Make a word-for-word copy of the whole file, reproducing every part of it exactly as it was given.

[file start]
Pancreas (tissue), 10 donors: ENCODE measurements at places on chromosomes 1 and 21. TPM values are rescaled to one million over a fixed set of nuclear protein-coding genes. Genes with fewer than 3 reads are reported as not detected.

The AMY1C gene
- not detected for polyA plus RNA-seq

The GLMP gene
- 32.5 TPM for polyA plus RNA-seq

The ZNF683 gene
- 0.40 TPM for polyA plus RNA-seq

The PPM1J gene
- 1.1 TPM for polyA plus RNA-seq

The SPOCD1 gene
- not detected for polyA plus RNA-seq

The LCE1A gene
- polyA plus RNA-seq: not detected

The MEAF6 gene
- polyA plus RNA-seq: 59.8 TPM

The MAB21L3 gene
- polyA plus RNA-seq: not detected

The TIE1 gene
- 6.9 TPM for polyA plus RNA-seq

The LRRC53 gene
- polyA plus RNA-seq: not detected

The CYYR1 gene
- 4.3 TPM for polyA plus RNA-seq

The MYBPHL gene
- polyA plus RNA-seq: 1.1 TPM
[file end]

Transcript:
Pancreas (tissue), 10 donors: ENCODE measurements at places on chromosomes 1 and 21. TPM values are rescaled to one million over a fixed set of nuclear protein-coding genes. Genes with fewer than 3 reads are reported as not detected.

The AMY1C gene
- not detected for polyA plus RNA-seq

The GLMP gene
- 32.5 TPM for polyA plus RNA-seq

The ZNF683 gene
- 0.40 TPM for polyA plus RNA-seq

The PPM1J gene
- 1.1 TPM for polyA plus RNA-seq

The SPOCD1 gene
- not detected for polyA plus RNA-seq

The LCE1A gene
- polyA plus RNA-seq: not detected

The MEAF6 gene
- polyA plus RNA-seq: 59.8 TPM

The MAB21L3 gene
- polyA plus RNA-seq: not detected

The TIE1 gene
- 6.9 TPM for polyA plus RNA-seq

The LRRC53 gene
- polyA plus RNA-seq: not detected

The CYYR1 gene
- 4.3 TPM for polyA plus RNA-seq

The MYBPHL gene
- polyA plus RNA-seq: 1.1 TPM